Early on Saturday morning, May 13, 2006, the official warning level of Central Java's Mount Merapi was raised to its highest level, signaling that a major eruption was now considered imminent. Provincial authorities immediately put into operation contingency evacuation plans to move from harm's way an estimated 70,000 -100,000 local residents living in the shadow of the volcano.
Office for the Coordination of Humanitarian Affairs
United Nations - 19 April 2006
[Click to enlarge]
The decision to go to the highest alert status was made in the face of increases in lava flows and hot gas emissions from the 9.737 foot-high Mountain. Considered most at risk by experts are areas surrounding several rivers emanating from the mountain and flowing to the south-southeast in an 8 kilometer radius from the volcano. Meanwhile areas to west and southwest are being evacuated within a radius of 8-10 kilometers from the mountain's peak.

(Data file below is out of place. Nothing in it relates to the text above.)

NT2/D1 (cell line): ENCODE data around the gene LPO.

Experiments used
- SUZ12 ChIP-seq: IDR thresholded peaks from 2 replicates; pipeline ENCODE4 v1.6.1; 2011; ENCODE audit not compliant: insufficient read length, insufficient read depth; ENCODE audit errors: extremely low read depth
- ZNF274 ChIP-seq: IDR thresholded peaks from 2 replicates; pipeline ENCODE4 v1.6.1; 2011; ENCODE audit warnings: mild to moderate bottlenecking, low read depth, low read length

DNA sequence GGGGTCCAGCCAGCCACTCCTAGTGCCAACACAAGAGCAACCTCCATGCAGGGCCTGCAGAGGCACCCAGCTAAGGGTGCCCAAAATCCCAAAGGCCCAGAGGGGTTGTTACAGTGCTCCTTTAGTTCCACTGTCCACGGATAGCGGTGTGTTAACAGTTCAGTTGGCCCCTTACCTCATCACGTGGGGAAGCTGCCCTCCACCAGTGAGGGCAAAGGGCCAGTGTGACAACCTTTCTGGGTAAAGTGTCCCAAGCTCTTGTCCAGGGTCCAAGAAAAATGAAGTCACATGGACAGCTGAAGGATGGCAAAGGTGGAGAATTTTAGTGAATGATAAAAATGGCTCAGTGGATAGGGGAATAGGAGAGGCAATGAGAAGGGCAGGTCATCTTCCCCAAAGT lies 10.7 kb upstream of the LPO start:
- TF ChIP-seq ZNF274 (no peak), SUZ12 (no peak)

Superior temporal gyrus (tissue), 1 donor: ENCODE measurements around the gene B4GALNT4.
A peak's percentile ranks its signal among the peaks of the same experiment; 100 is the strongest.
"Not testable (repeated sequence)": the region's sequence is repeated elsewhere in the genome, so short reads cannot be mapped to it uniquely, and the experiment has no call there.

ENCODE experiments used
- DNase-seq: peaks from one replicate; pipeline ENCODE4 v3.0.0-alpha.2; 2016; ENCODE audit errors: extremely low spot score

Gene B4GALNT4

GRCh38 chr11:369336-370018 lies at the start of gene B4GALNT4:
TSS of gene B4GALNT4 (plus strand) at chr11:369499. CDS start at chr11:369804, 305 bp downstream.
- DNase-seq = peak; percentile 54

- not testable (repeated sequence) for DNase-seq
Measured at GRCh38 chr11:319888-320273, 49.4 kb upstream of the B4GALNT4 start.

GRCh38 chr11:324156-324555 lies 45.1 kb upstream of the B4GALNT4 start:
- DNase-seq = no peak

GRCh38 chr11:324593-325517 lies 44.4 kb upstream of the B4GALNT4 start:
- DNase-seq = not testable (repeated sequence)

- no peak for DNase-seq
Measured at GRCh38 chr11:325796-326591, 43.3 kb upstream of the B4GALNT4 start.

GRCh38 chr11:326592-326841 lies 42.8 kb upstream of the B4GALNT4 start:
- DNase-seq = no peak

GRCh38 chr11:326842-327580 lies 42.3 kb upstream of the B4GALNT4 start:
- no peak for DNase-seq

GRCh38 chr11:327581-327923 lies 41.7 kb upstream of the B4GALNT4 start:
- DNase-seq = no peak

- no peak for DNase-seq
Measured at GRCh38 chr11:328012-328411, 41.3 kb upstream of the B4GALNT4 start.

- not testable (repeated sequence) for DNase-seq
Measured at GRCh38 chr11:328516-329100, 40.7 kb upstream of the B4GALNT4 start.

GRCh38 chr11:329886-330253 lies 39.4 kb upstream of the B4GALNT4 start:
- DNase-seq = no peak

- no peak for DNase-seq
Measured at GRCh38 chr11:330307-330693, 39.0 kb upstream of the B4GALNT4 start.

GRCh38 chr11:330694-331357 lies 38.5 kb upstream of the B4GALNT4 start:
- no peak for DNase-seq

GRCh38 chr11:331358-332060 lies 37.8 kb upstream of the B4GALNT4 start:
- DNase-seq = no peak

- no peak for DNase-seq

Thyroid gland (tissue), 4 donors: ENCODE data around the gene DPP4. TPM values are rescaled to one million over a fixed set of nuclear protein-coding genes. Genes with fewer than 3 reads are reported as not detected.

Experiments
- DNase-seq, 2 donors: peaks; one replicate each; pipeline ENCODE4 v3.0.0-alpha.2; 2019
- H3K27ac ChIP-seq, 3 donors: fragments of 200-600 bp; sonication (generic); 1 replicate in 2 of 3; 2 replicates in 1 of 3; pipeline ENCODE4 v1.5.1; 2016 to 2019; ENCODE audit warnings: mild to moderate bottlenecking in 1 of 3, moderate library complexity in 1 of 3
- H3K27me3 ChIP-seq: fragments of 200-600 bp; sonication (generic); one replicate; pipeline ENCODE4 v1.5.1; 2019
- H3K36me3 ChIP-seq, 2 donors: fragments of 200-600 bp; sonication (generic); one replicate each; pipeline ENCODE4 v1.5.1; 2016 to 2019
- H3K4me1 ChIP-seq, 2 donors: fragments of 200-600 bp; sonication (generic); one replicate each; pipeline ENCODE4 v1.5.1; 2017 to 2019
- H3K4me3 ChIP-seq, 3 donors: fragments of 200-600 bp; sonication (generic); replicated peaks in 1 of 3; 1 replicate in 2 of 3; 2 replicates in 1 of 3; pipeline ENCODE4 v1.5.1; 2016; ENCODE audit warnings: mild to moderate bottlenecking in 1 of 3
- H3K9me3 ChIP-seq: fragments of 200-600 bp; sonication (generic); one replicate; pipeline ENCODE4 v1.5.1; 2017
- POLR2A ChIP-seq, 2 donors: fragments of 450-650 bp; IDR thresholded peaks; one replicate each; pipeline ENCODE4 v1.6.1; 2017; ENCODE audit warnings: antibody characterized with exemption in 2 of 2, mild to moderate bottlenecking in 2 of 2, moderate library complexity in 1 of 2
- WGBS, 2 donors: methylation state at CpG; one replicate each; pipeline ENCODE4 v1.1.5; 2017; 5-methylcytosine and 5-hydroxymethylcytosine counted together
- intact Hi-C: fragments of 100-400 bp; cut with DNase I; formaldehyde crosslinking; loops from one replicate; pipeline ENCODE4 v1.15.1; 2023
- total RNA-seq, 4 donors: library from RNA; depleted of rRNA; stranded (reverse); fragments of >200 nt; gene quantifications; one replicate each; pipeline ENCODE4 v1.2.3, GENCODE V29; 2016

Located 25 kilometers north of the Central Javanese city of Yogyakarta, Merapi is more than 530 kilometers from Bali's capital of Denpasar.
Officials are now increasing concerned that the massive amounts of lava being accumulated in the volcanoes cone could form a cork-like dome, preparing the way for a cataclysmic explosion of the mountain. These explosions, in the form of pyroclastic flows can create fast-moving avalanches of molten ash, pumice rock, and poisonous gas that kill and incinerate all in their paths.
Historical records show that a 1994 eruption cost the lives of at least 66 people and that an earlier eruption in 1930 killed 1,370 people. Highly active, the Mountain has erupted a total of 68 times since 1548. A massive explosion in 1006 covered all of central Java with ash and is credited with the demise of the Hindu Kingdom of Mataram.
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